What is an SPF Record?
The SPF (Sender Policy Framework) is an email authentication technique that is used to prevent spammers from sending messages on behalf of your domain. An organization can publish authorized mail servers with the aids of SPF. Together with the information relating to DMARC, it gives the receiver/ receiving systems information on the originality of an email. Just like DMARC, SPF is an email authentication technique that uses DNS (Domain Name Service). This enables you to specify which email servers are permitted to send emails on behalf of your domain.
History of SPF (Sender Policy Framework )
Initially, SPF was mentioned in 2000. In the following years, the SPF specification slowly developed in multiple drafts. Meanwhile, the original name “Sender Permitted From” has been changed to “Sender Policy Framework”.
An SPF working group of IETF once tried to combine SPF and Microsoft’s CallerID proposal. They made their next attempt with the “classic” version of SPF. This lead to the first experimental RFC in 2006 and, in 2014 the proposed standard SPF, familiar under RFC 7208 in 2014.
Nowadays, email authentication techniques have evolved and lead to techniques such as DKIM and DMARC. However, SPF still fulfills an important role to determine whether an email is DMARC Compliant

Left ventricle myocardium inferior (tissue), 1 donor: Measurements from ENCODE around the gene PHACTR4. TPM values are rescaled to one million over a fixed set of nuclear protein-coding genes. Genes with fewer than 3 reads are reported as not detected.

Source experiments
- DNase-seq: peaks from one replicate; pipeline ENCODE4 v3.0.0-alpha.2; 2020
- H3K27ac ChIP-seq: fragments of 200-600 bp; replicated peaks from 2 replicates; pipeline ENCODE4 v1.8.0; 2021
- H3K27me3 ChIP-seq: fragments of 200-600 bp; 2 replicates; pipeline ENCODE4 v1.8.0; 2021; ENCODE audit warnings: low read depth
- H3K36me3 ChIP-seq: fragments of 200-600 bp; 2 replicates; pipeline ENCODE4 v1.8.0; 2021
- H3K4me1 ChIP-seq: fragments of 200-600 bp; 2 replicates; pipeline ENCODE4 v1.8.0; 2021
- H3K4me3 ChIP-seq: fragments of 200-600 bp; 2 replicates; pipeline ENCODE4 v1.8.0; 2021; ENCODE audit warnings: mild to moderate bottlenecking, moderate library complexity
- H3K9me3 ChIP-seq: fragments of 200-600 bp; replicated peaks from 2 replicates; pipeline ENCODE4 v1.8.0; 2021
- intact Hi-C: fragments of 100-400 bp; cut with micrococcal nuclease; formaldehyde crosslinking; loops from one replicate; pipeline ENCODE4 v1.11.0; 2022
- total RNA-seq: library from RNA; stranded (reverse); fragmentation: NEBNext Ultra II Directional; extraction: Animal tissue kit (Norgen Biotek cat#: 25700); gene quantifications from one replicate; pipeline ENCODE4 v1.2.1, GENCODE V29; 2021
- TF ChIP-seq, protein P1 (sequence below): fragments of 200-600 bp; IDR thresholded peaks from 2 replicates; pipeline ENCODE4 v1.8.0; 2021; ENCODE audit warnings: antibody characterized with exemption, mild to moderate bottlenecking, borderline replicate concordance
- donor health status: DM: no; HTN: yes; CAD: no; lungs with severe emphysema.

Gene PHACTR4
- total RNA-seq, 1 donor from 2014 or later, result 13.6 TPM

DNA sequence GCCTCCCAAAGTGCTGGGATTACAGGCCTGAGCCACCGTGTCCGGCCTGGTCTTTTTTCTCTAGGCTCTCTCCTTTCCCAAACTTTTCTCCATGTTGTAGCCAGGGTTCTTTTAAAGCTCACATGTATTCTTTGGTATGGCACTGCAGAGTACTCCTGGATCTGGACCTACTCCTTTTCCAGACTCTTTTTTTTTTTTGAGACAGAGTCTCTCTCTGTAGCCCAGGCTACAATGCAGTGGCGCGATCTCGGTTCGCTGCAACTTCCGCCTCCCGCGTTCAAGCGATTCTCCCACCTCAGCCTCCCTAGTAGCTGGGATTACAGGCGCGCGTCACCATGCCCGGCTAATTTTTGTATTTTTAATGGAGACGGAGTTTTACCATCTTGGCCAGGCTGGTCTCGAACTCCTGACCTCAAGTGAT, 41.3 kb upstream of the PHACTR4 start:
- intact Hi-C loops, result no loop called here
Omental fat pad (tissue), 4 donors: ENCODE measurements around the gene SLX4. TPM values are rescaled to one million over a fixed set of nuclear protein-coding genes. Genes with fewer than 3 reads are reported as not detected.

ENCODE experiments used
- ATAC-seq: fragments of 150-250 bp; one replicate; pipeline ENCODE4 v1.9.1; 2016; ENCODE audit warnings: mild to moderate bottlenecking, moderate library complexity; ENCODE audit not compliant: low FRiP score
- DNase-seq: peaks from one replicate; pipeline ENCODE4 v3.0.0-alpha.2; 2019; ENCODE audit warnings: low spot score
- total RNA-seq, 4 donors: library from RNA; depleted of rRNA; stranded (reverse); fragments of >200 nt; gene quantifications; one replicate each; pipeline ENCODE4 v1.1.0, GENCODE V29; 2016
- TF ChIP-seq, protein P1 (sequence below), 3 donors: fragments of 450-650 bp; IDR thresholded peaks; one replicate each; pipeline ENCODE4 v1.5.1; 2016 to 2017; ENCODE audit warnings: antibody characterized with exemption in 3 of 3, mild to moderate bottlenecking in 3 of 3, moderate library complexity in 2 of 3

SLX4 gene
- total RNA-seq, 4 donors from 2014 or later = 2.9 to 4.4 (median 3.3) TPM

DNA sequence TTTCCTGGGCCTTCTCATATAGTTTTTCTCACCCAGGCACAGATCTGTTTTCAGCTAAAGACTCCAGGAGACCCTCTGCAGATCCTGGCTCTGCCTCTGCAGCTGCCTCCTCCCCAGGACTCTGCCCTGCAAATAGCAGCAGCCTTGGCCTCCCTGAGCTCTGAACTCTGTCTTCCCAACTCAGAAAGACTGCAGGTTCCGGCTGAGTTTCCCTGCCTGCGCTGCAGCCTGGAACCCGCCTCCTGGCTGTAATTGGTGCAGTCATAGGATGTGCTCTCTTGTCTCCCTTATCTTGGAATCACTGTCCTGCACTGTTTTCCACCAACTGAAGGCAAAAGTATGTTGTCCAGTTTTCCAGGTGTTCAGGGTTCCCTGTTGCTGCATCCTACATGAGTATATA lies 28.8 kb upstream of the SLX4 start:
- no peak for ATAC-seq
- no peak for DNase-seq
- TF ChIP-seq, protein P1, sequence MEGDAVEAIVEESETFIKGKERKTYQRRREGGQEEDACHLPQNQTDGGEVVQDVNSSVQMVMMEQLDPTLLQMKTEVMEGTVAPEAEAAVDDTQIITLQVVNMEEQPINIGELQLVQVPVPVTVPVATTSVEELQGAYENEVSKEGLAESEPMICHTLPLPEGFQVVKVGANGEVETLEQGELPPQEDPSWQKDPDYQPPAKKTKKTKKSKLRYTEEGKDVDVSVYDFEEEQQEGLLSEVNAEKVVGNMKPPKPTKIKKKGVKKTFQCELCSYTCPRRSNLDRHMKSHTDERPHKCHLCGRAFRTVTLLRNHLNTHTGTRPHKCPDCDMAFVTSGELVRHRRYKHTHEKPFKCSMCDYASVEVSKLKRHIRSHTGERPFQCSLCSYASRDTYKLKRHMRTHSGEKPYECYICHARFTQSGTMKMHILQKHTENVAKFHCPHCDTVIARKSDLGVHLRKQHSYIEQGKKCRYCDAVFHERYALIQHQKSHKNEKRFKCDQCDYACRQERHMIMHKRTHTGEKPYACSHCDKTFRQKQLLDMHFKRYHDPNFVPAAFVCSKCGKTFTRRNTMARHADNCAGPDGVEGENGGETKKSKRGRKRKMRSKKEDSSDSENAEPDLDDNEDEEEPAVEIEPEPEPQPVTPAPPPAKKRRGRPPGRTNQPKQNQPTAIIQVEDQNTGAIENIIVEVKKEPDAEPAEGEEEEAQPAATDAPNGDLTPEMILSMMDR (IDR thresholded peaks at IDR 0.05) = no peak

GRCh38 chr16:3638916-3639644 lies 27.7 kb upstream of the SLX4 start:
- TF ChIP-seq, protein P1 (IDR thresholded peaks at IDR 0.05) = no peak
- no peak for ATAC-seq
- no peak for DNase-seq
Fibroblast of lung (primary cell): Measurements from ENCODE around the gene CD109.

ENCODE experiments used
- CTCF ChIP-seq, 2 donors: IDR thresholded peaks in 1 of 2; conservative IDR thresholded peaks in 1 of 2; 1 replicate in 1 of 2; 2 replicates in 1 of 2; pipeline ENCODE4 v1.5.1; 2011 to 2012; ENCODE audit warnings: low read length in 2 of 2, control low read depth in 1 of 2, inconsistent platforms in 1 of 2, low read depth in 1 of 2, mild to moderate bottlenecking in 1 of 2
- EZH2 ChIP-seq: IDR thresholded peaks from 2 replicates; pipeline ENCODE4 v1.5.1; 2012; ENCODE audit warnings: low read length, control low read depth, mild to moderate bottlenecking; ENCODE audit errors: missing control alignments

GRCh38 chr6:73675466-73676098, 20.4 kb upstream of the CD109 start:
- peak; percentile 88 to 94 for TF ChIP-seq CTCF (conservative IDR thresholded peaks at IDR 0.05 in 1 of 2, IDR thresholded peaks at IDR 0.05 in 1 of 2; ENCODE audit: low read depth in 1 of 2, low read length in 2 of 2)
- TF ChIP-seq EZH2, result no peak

Examples of Standard SPF records:
“abc.com” IN TXT “v=spf1 mx a:abc.com ~all”
“abc.com” IN TXT “v=spf1 ip4: mx mx:abc.com a: -all”
SPF in practice
The mail receiver will use the “envelope from” address of the mail (mostly the Return-Path header) to confirm that the sending IP address was allowed to do so. This will happen before receiving the body of the message. When a specific domain does not include the sending email server the email from this server will be marked as suspicious. Eventually, the email server will reject it.
What SPF doesn’t do
- it does not validate the “From” header. Most clients include the header as the actual sender of the message. SPF does not validate the “header from”, but uses the “envelope from” to determine the sending domain
- SPF will break when you forward an email. At this point, the ‘forwarder’ becomes the new ‘sender’ of the message and will fail the SPF checks performed by the new destination.
- lacks reporting which makes it harder to maintain
SPF and DMARC
This is what it looks like (in CloudFlare ) when you add an SPF Record to the DNS.